Crabs in acidic water: How I set out to see if green shore crabs can smell when in decreased pH water.

What is Olfaction, and Why Study it!?

Olfaction is a process by which species are able to smell things in the environment. Humans do this by inhaling through our noses, but there are many varieties of ways and differences in sensitivities between organisms in terms of smelling. Olfaction is an important process to all organisms, either to find food, evade predators, navigate the environment or a combination of these.

What does ocean acidification have to do with this?

Recent studies are finding that some marine organisms may not be able to smell under acidic conditions. Now, it’s probably at this point where I should explain to you what ocean acidification is if you’re not already aware.   You’ve probably heard that humans have been raising atmospheric carbon dioxide through fossil fuel emissions since the industrial revolution, but what you may not have known is that this also leads to more CO2 getting into the ocean. When carbon dioxide in the atmosphere is dissolved into the ocean, it causes a decrease in pH of seawater (ie. acidity increases).

How ocean acidification works.  Image source: oceanacidification.org.uk

How ocean acidification works. Image source: oceanacidification.org.uk

Studies involving reef fish as well as sharks have been showing that under acidic conditions, these organisms have a decreased capacity to smell. In the case of reef fish, this may be a predator that they are unable to detect, or in sharks, their prey. As acidity of seawater is predicted to decline further over the next century, the consequences this has to olfactory systems of marine organisms is largely unknown. Additionally, little research has looked at other marine species such as invertebrates, so I thought I’d do an experiment with crabs to see how they cope with acidic waters.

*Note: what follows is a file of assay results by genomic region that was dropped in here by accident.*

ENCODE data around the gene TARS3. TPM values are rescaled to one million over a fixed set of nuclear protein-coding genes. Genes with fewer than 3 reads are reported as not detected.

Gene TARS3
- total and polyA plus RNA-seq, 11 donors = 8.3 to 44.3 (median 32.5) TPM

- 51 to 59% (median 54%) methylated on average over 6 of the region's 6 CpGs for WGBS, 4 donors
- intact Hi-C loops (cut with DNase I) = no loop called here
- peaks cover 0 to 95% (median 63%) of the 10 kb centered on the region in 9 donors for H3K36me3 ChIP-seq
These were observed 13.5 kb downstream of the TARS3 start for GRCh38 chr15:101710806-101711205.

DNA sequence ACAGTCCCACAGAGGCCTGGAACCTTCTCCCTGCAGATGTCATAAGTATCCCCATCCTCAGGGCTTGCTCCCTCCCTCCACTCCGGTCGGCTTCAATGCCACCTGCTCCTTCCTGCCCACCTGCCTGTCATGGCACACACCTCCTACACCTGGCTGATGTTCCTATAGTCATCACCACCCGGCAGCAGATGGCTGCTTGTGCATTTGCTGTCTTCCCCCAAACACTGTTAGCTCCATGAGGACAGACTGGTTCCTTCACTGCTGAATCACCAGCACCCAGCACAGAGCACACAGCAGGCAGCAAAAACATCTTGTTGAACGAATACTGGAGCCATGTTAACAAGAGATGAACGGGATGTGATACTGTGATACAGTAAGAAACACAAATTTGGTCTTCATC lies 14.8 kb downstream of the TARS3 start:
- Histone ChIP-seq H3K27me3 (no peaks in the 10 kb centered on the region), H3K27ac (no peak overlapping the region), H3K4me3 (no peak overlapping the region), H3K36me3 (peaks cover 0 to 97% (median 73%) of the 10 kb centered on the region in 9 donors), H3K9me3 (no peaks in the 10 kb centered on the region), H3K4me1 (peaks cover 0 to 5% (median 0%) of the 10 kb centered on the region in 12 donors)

My study

The olfactory experiment setup. Crabs were under tupperwares, with crushed mussels at the other end of the tank.   The tupperware was lifted and crabs were timed how long it took to locate the food.

The olfactory experiment setup. Crabs were under tupperwares, with crushed mussels at the other end of the tank. The tupperware was lifted and crabs were timed how long it took to locate the food.

I acclimated green shore crabs (Hemigrapsus oregonensis) to ambient and elevated

acidic seawater for four days, then ran two experiements: (1) I tested to see how easily they are able to seek out food items (in this case, crushed mussels) and (2) how easily can they locate shelter.

I wanted to look at both these factors, as if I saw crabs were less able to seek out food when acclimated under increased acidity, this may be just because they were disoriented. The addition of a shelter seeking experiment allowed me to see whether crabs could still move and navigate the environment properly when exposed to increased acidic waters.

What I found

Interestingly, I found that crabs acclimated under increased acidity were able to seek out food items just as fast as crabs left at ambient acidity. Additionally, there was no difference in time to seek out shelter between the groups, indicating acidity did not impact movement or vision in crabs.

The shelter-seeking experiment.  Note the hole cut in the red cup for the crabs to hide in.

The shelter-seeking experiment. Note the hole cut in the red cup for the crabs to hide in.

These results suggest that crab olfactory systems may not be impacted by future acidic conditions in the ocean; however, more research is needed to fully understand this relationship.

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For more information, contact the author:

Steve.healy2@gmail.com

@SteveHealy4 on Twitter

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